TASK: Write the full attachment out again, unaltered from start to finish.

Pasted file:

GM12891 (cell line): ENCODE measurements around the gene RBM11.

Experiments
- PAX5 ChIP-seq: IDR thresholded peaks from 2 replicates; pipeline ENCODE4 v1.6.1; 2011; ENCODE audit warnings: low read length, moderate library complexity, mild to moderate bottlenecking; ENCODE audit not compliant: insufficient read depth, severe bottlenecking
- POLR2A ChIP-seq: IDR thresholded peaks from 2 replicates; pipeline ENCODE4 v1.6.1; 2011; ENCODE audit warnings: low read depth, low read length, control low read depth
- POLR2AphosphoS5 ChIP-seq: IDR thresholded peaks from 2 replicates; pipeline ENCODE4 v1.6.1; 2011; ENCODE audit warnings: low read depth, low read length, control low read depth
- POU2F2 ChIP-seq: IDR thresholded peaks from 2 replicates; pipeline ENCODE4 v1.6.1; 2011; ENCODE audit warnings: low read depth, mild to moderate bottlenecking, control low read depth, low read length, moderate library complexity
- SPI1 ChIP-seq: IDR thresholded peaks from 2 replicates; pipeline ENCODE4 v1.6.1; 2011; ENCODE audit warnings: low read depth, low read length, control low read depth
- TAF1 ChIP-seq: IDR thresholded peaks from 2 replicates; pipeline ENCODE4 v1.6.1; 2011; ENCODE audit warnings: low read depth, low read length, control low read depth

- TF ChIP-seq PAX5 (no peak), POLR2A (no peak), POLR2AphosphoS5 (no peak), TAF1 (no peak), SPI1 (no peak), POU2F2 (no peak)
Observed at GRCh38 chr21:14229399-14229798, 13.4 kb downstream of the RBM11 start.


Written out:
GM12891 (cell line): ENCODE measurements around the gene RBM11.

Experiments
- PAX5 ChIP-seq: IDR thresholded peaks from 2 replicates; pipeline ENCODE4 v1.6.1; 2011; ENCODE audit warnings: low read length, moderate library complexity, mild to moderate bottlenecking; ENCODE audit not compliant: insufficient read depth, severe bottlenecking
- POLR2A ChIP-seq: IDR thresholded peaks from 2 replicates; pipeline ENCODE4 v1.6.1; 2011; ENCODE audit warnings: low read depth, low read length, control low read depth
- POLR2AphosphoS5 ChIP-seq: IDR thresholded peaks from 2 replicates; pipeline ENCODE4 v1.6.1; 2011; ENCODE audit warnings: low read depth, low read length, control low read depth
- POU2F2 ChIP-seq: IDR thresholded peaks from 2 replicates; pipeline ENCODE4 v1.6.1; 2011; ENCODE audit warnings: low read depth, mild to moderate bottlenecking, control low read depth, low read length, moderate library complexity
- SPI1 ChIP-seq: IDR thresholded peaks from 2 replicates; pipeline ENCODE4 v1.6.1; 2011; ENCODE audit warnings: low read depth, low read length, control low read depth
- TAF1 ChIP-seq: IDR thresholded peaks from 2 replicates; pipeline ENCODE4 v1.6.1; 2011; ENCODE audit warnings: low read depth, low read length, control low read depth

- TF ChIP-seq PAX5 (no peak), POLR2A (no peak), POLR2AphosphoS5 (no peak), TAF1 (no peak), SPI1 (no peak), POU2F2 (no peak)
Observed at GRCh38 chr21:14229399-14229798, 13.4 kb downstream of the RBM11 start.